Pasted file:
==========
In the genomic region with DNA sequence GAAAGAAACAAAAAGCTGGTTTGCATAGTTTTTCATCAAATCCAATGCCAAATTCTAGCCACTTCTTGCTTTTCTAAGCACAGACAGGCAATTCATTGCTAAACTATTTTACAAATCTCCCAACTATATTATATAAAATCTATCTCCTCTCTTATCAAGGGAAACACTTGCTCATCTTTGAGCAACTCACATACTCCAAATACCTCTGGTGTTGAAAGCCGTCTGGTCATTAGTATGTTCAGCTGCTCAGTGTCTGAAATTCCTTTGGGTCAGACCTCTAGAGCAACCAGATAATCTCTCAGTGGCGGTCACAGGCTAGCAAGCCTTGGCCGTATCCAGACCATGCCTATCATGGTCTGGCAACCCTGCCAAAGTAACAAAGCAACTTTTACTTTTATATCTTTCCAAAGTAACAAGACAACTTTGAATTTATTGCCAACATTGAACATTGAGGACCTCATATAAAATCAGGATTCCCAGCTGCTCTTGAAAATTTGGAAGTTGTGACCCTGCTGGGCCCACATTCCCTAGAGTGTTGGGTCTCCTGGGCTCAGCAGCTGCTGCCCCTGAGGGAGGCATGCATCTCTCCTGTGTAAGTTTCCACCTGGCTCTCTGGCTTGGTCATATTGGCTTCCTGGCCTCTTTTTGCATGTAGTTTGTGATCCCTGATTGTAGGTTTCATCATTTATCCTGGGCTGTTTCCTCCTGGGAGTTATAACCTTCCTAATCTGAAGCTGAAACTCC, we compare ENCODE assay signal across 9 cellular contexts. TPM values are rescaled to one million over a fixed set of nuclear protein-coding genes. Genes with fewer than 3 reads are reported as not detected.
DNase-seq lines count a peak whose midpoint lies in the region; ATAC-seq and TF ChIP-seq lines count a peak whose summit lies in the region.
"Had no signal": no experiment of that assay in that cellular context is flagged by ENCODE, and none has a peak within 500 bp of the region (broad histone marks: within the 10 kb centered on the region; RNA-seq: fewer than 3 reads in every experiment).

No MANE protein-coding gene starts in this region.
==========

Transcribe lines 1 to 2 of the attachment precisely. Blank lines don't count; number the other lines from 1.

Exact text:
In the genomic region with DNA sequence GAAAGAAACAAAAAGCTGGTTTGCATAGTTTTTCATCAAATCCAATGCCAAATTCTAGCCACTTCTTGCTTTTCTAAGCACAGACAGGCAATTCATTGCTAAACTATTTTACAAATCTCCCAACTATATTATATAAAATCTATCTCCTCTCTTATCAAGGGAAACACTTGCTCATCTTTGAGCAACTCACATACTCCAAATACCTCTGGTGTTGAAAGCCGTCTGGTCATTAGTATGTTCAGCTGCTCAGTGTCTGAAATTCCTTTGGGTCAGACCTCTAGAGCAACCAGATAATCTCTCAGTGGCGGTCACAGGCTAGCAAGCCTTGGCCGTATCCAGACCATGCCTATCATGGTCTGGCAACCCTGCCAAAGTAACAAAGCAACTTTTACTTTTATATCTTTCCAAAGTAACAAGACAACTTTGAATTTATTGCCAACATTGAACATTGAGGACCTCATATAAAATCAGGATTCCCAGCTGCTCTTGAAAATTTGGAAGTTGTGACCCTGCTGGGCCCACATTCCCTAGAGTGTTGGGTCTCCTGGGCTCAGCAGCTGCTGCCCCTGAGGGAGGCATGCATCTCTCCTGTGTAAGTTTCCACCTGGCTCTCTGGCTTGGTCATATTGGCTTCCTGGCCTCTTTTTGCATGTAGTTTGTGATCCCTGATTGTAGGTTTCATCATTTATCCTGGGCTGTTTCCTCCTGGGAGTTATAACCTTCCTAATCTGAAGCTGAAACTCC, we compare ENCODE assay signal across 9 cellular contexts. TPM values are rescaled to one million over a fixed set of nuclear protein-coding genes. Genes with fewer than 3 reads are reported as not detected.
DNase-seq lines count a peak whose midpoint lies in the region; ATAC-seq and TF ChIP-seq lines count a peak whose summit lies in the region.